Cold Email Prospecting Not Working? Here’s What You May Be Doing Wrong

Cold emailing isn’t easy. But if it were, everyone would be doing it. So let’s rethink your email prospecting strategy to succeed where others have failed. All it takes is some time, effort, and a little ninja-ing.

How’s your inbox looking these days? If you’re like us, you’ve probably got a lot of unread emails in there.

There are Nigerian princes still waiting for us to wire them money. There are chain letters from our aunt that will never get forwarded to three other people. There are we-only-wanted-15%-off-but-are-too-lazy-to-unsubscribe newsletters. So many notifications from the FBI that our PC is infected even though we use a Mac. Hey, there’s Jack from accounting requesting expense reports. Probably should have opened that one…

But hey, who has the time? Not your customers, that’s for sure.

Given the hundreds of emails your customers wade through on the daily, it’s no surprise your email outreach is going left unread.

The average Joe receives over 120 emails per day. And only 24% of cold emails get opened.

That’s right; most of your emails are NOT getting read.

Which leaves even most self-assured of digital marketers wondering…

Does Cold Email Prospecting Work?


There are so many compelling stats supporting cold email prospecting; it’d make your head spin.

Not only do more people use email than any other marketing channel, but email has the highest customer acquisition rate.

That’s probably because, as Hubspot found, consumers prefer to get messages via email over any other marketing channel, including social media, TV commercials, direct mail, and roadside sign spinners.

Guess what else: Two-thirds of all customers who make a purchase do so as the direct result of email marketing messages.

Sure, these stats could be applied to all email marketing. But even if a small fraction of these results holds true for cold email prospecting, then it is still one of the best, budget-friendly ways to reach your potential customers.

Though you might be asking yourself, if that’s all true, why is your cold email outreach not performing as well as you’d like?

Three words.

Spam, spam, and SPAM!

Cold Email Prospecting and You: Avoid Looking Spammy

Cold email prospecting is not spam.

But, if you’re not careful, your outreach could smell really spammy to your customers.

That’s because pretty much all spam are cold emails. And, by association, that reputation very often gets slapped onto perfectly good, non-spammy cold outreach.

But there is a huge difference between annoying spam emails indiscriminately targeting everyone and one-to-one personalized cold emails targeting a specific audience.

Malwarebytes perhaps says it best when they define spam as:

Spam is any kind of unwanted, unsolicited digital communication that gets sent out in bulk.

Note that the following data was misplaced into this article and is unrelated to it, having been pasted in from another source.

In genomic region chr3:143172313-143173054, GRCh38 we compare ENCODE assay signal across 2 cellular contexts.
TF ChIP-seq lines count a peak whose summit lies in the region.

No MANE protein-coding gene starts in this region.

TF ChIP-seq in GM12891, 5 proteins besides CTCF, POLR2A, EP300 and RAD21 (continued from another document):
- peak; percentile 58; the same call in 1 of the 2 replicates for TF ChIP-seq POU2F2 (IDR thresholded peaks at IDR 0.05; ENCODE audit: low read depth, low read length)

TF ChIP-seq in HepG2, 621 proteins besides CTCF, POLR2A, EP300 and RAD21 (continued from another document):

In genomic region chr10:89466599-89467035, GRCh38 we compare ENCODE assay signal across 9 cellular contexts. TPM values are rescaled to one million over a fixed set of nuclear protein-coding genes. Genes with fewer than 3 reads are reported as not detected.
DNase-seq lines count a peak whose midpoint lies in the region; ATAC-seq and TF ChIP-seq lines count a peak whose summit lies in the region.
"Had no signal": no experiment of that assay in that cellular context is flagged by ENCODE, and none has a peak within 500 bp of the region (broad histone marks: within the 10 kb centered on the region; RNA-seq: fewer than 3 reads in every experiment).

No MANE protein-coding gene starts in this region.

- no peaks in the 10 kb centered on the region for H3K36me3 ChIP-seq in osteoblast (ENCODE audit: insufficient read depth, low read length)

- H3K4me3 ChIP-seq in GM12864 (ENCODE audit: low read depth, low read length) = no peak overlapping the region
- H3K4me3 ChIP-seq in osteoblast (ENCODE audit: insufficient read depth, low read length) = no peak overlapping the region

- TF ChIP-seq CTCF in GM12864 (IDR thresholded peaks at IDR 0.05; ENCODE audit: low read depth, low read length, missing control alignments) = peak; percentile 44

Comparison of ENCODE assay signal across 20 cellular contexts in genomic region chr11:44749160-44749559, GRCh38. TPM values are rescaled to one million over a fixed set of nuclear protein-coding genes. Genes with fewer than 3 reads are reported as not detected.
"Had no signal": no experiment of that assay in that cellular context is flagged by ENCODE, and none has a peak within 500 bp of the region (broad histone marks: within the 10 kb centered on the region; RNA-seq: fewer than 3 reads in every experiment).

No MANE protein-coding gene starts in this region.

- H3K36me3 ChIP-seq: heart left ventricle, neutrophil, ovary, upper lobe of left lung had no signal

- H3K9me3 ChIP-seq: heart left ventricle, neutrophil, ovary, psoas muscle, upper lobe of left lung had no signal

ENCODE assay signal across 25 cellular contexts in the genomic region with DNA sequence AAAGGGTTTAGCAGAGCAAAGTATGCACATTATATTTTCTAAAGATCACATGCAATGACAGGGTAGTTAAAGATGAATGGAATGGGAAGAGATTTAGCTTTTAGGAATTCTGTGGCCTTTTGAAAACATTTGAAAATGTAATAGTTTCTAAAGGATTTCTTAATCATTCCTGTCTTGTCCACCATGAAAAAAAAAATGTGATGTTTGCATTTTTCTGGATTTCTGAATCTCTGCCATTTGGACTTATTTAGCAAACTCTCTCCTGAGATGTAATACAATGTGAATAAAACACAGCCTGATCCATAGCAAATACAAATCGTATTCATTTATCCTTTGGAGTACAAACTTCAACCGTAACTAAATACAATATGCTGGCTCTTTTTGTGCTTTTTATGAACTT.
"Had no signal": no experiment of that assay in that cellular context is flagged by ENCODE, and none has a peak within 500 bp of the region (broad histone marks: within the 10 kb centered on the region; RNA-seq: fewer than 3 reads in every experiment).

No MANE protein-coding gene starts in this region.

There are two key components in that definition. They are:

  1. Unwanted
  2. Bulk

Cold email prospecting may be unsolicited, but it is not inherently unwanted or sent out blindly in bulk. In fact, when done right, a cold email can be just as well-received as any other email in an inbox. Just don’t fall victim to these two components. If your cold email prospecting is not working, more than likely, you have.

This is a problem for a few reasons.

Not only will people find your communications annoying, which creates a negative brand perception, but your business could also get blacklisted.

But don’t worry.

We’re going to show how to avoid looking spammy, and in turn, improve your cold email outreach ROI.

When all is said and done, the next time you look in the mirror, a cold email ninja will be looking back. Steely-eyed and fully authenticated. One that can stealthily enter any inbox and engage any prospect.

Don’t Make These Beginner Cold Email Prospecting Mistakes

At the bare minimum, avoid the following:


  • Misrepresenting who you are (e.g., a Nigerian prince)
  • Misleading subject lines (e.g. “Zuckerburg wants to give you money!”)
  • Deceitful offers (e.g., “Reply to get $1,000. Free. No Catch. Honest.”)
  • Not providing an opt-out option
  • Ignoring opt-out requests
  • Not vetting your contact lists


Most of those are pretty self-explanatory. (If you need help with that last one, let us know.)

Though more than likely, you already know all that.

You might also know that even if you follow these cold email prospecting best practices, sometimes your messages can still get flagged as spam.

So let’s take a look at some common, but often overlooked, reasons why cold email prospecting does not work, and how to fix each.

Cold Email Fail #1: Not Properly Configuring Your Domain

Above all else, you want your emails to avoid being classified as unwanted and bulky. This means two things:


  • You want service providers to want you.
  • You want your customers to want you.


As in….

Embrace your inner Cheap Trick. That’s the secret to successful cold email prospecting. (And rocking.)

Email Service Providers (ESPs), like Gmail, Outlook, and Yahoo Mail, are the gatekeepers — the bouncers if you will — to your customer’s inbox. So you better make them happy. If they don’t like the looks of you, then your emails are never going to get through.